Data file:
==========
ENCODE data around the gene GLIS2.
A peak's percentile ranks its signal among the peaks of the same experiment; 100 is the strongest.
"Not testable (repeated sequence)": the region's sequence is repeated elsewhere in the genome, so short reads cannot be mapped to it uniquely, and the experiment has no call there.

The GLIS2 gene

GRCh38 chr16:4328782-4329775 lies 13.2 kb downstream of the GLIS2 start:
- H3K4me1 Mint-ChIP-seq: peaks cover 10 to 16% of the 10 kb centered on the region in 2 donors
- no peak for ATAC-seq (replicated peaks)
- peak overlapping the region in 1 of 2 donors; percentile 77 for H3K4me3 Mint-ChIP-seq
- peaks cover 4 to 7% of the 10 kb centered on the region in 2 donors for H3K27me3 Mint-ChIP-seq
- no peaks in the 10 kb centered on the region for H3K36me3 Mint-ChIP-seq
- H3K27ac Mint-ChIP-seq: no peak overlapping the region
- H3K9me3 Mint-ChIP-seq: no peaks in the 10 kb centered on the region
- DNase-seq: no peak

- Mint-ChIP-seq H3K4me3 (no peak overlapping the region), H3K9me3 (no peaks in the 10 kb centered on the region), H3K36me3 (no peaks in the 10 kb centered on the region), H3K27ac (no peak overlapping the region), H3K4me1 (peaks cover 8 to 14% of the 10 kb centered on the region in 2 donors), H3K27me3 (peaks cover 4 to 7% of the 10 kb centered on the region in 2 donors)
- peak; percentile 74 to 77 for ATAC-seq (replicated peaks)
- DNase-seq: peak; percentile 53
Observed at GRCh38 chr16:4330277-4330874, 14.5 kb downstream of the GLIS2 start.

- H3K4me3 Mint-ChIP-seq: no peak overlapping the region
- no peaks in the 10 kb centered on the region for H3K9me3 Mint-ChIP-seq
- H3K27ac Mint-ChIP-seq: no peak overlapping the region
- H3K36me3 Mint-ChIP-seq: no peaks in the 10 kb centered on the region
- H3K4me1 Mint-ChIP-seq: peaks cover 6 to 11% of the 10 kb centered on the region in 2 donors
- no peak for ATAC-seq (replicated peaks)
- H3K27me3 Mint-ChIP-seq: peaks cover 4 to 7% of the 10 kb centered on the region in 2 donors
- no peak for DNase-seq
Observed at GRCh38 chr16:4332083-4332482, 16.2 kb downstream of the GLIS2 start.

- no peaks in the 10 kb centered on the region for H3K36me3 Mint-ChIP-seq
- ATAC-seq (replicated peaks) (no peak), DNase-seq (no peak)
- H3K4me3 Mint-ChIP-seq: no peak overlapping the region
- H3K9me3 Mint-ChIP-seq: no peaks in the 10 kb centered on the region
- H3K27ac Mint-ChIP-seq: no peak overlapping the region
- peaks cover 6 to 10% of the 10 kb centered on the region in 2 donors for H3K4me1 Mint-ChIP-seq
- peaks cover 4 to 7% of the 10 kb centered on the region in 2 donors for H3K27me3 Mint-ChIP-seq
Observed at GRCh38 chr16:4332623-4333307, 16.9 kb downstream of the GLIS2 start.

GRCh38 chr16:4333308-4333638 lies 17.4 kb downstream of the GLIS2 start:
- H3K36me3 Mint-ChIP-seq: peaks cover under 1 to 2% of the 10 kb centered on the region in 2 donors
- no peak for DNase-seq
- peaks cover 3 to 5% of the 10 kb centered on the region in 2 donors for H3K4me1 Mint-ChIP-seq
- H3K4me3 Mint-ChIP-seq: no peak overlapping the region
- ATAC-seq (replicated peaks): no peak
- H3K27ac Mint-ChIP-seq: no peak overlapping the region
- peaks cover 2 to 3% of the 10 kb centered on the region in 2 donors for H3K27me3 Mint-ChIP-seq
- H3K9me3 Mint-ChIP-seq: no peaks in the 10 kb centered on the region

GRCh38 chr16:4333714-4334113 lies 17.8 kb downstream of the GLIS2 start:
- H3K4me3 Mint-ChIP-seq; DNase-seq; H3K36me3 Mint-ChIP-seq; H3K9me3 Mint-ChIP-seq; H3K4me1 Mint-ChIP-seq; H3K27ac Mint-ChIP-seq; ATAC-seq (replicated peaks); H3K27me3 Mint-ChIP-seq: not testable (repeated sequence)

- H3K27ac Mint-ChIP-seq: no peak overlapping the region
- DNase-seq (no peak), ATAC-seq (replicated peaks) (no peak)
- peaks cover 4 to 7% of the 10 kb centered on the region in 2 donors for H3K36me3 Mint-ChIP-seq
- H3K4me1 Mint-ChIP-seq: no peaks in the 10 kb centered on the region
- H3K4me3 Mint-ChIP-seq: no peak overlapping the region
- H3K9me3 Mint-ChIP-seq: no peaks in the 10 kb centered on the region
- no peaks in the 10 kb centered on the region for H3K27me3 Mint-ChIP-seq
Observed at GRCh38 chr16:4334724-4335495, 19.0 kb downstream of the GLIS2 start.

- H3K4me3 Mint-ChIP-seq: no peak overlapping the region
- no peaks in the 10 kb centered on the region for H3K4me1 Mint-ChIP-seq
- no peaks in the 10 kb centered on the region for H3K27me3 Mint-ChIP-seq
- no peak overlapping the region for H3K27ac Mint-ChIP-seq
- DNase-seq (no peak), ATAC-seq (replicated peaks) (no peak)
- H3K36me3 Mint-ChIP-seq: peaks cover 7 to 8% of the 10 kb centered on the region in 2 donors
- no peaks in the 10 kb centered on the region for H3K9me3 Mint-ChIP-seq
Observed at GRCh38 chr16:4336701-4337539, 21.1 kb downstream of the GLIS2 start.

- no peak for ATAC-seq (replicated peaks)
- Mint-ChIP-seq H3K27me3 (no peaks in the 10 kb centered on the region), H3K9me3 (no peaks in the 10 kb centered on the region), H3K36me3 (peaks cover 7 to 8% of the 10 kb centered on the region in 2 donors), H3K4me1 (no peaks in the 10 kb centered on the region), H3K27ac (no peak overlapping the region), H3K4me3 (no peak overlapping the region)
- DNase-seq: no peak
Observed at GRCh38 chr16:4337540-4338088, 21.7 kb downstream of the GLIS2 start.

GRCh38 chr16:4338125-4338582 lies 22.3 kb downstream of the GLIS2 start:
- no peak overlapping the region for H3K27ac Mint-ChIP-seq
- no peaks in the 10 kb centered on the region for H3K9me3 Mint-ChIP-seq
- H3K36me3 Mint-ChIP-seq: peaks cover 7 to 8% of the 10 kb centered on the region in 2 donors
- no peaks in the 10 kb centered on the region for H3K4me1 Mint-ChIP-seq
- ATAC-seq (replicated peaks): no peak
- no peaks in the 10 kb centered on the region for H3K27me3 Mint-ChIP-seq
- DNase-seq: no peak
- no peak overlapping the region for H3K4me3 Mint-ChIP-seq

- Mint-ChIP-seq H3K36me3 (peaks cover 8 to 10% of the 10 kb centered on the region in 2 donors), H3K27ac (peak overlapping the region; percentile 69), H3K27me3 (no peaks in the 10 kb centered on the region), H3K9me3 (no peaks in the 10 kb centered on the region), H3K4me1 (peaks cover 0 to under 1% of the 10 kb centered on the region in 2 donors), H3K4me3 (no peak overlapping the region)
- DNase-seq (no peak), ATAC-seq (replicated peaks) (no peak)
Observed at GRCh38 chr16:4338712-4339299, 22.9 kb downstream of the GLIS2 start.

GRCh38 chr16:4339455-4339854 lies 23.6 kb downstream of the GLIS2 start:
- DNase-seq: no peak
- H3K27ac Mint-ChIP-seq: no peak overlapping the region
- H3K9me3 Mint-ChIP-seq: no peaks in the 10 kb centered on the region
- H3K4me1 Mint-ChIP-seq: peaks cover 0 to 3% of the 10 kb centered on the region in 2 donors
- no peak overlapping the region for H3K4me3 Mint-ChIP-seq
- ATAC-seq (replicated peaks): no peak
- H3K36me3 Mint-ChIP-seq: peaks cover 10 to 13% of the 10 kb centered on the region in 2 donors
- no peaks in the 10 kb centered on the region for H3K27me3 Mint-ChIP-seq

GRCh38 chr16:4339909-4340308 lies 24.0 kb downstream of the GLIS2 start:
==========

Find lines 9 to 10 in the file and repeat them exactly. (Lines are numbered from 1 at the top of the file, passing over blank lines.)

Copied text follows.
- peaks cover 4 to 7% of the 10 kb centered on the region in 2 donors for H3K27me3 Mint-ChIP-seq
- no peaks in the 10 kb centered on the region for H3K36me3 Mint-ChIP-seq